Writing Fellows have the right stuff
“I’m stepping into the gauntlet,” he quipped.
“Oh, it’s not that bad,” Barker, a junior Psychology major, playfully shot back, as she continued reading the draft. Esposito’s assignment was to write a paper intended for a public, or general, audience using recent research articles from a trade journal.
After reading the paper, Barker assured Esposito, also a junior Psychology major, that he had done well at including relevant statistics, a solid introduction and a good title.
Then she encouraged him to strengthen the paper’s “take-home message” by adding anecdotes, including fewer statistical references, and liven up the language to more effectively drive home his points.
“Add a personal twist,” she advised. “You want it to be less like you’re just reading statistics.”
As a Writing Fellow, Barker is playing a key role in the Junior Writing Experience, a required component of the College’s curriculum, known as the McDaniel Plan.
The McDaniel Plan – which applies to all students who began their studies as freshmen in the fall 2007 or later – also includes the First Year Seminar and the Sophomore Interdisciplinary Studies program.
Through the Junior Writing Experience, each academic department or major program offers courses or employs strategies that help students master writing skills that are relevant to their majors. Sometimes the writing emphasis is delivered in a specific upper-level “writing in the discipline” course, and sometimes it is extended throughout the courses required for the major.
“From low-stakes writing to staged writing assignments to formal papers, the discipline-specific writing-intensive classes allow students ample opportunity to engage with course content through writing,” said Suzanne Seibert, director of college writing. “Writing about the subject they are studying translates into increased understanding of it.”
Knowing that most successful writing-across-the-curriculum and writing-in-the-disciplines programs at institutions nationwide boast specialized peer-tutoring programs, Seibert envisioned a Writing Fellows program to underpin the McDaniel Plan’s writing-in-the-disciplines initiative. Not a small undertaking, she asked her English department colleague Julia Jasken to partner with her in designing and implementing the program.
With the stipend she and Jasken received as recipients of the Ira G. Zepp Teaching Enhancement Grant, they launched the Writing Fellows program to support faculty and help students with writing in their majors.
“We didn’t want professors to feel overburdened by the increased number of writing assignments in their courses, and we wanted students in the writing-intensive courses to have the kind of conversations and mentoring Fellows are trained to provide,” Seibert explained.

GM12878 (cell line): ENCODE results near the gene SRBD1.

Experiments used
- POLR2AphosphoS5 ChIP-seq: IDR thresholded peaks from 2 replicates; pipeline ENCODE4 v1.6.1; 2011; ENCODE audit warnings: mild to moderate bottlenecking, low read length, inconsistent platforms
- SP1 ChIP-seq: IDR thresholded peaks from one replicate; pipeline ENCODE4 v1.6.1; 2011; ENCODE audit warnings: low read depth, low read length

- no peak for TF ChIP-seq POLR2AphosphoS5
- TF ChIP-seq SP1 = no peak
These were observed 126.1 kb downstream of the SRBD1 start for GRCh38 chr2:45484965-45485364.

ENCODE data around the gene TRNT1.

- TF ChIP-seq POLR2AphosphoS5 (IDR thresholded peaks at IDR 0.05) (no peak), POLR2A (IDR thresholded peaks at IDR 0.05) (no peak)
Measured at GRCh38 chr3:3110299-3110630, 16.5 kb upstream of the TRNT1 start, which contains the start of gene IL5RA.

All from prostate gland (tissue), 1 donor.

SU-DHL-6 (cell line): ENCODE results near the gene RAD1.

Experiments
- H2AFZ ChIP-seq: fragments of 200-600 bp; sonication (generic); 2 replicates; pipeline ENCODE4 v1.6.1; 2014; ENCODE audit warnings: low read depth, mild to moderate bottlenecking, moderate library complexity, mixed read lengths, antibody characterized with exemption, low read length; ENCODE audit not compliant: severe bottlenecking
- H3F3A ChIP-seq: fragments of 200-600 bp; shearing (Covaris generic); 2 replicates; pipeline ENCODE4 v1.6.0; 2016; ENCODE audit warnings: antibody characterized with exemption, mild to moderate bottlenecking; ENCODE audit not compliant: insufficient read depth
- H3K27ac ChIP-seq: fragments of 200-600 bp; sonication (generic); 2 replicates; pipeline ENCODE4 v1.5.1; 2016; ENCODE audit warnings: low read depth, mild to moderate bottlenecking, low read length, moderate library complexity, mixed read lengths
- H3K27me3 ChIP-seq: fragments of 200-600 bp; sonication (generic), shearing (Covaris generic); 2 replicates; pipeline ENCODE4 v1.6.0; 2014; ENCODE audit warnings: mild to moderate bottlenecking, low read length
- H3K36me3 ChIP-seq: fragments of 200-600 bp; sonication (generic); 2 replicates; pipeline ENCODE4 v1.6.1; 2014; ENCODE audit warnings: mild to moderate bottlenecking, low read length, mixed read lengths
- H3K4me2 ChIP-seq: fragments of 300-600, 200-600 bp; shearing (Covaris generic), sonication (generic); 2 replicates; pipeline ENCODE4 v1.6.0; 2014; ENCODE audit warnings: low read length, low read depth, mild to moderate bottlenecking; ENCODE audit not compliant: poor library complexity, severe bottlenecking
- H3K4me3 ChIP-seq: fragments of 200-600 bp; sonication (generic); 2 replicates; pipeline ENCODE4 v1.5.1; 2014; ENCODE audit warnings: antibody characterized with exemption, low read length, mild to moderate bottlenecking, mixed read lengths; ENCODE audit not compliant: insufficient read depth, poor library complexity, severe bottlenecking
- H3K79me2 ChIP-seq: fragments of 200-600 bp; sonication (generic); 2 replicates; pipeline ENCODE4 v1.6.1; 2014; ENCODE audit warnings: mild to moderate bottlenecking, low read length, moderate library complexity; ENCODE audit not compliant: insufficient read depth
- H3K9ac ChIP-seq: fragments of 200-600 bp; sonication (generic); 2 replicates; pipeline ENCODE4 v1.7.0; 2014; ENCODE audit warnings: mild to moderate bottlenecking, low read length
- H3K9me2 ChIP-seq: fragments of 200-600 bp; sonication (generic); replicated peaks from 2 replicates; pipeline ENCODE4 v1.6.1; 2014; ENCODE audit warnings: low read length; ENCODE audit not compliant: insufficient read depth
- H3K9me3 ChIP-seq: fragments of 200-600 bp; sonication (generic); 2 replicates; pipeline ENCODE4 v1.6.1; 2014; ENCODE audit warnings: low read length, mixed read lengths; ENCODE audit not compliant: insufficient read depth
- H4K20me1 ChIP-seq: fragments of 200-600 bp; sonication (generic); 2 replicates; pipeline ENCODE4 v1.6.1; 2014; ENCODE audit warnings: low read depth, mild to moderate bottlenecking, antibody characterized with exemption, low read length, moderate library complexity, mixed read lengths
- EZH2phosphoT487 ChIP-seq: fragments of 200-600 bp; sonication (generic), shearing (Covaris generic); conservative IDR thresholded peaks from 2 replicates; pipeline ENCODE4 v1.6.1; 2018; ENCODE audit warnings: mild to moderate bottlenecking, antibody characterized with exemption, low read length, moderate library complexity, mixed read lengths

“Writing Fellows are a cadre of students trained to support professors and are selected by the professors they will assist. Yes, they are good writers and good students, but also they are personable people who professors know will connect well with their peers. Our first class of Writing Fellows attests to that,” she said.
With Writing Fellows’ assistance, professors can maintain their focus on course content and at the same time give students the support they might need to strengthen their writing skills.
Writing Fellows are specialists in the disciplinary discourse of their major and are connected to a specific faculty member and course. Typically, they work with students from a single class on a small number of assignments.
“Writing Fellows don’t simply fix grammar on papers,” Seibert said. “Writing Fellows may help students with grammatical issues and sentence clarity, but their primary focus is on higher-level issues such as thesis statements, awareness of audience, use of evidence, organization, and the extent to which the student’s writing demonstrates an understanding of course content. Fellows offer strategies and suggestions that students can use in their writing and revision process.”
Among the duties that Writing Fellows assume are: meeting with students to help clarify research ideas or hammer out thesis statements, conducting workshops on writing-related aspects of class, commenting on low-stakes assignments that do not require grading, and collaborating with professors on commenting on high-stakes assignments. Writing Fellows are primarily mentors and do not grade papers.
Writing Fellows, who may work no more than 45 hours a semester, earn two credits for each semester they work with a faculty member. They receive training, which includes a summer workshop and a semester-long practicum, and attend periodic meetings with Seibert or Jasken.
Barker said being a Writing Fellow has been a “validating” experience for her.
“I find myself feeling much more comfortable commenting on papers as the semester progresses and feeling satisfied and proud when I see the impact I have with students,” she said.
It has also given her food for thought when it comes to her own career path.
“Being a Writing Fellow has caused me to think that teaching may be in the cards for me,” she said. “Even though it is a lot of work, I find myself enjoying it. This experience has bolstered my feelings of confidence about myself as a writer, teacher and peer."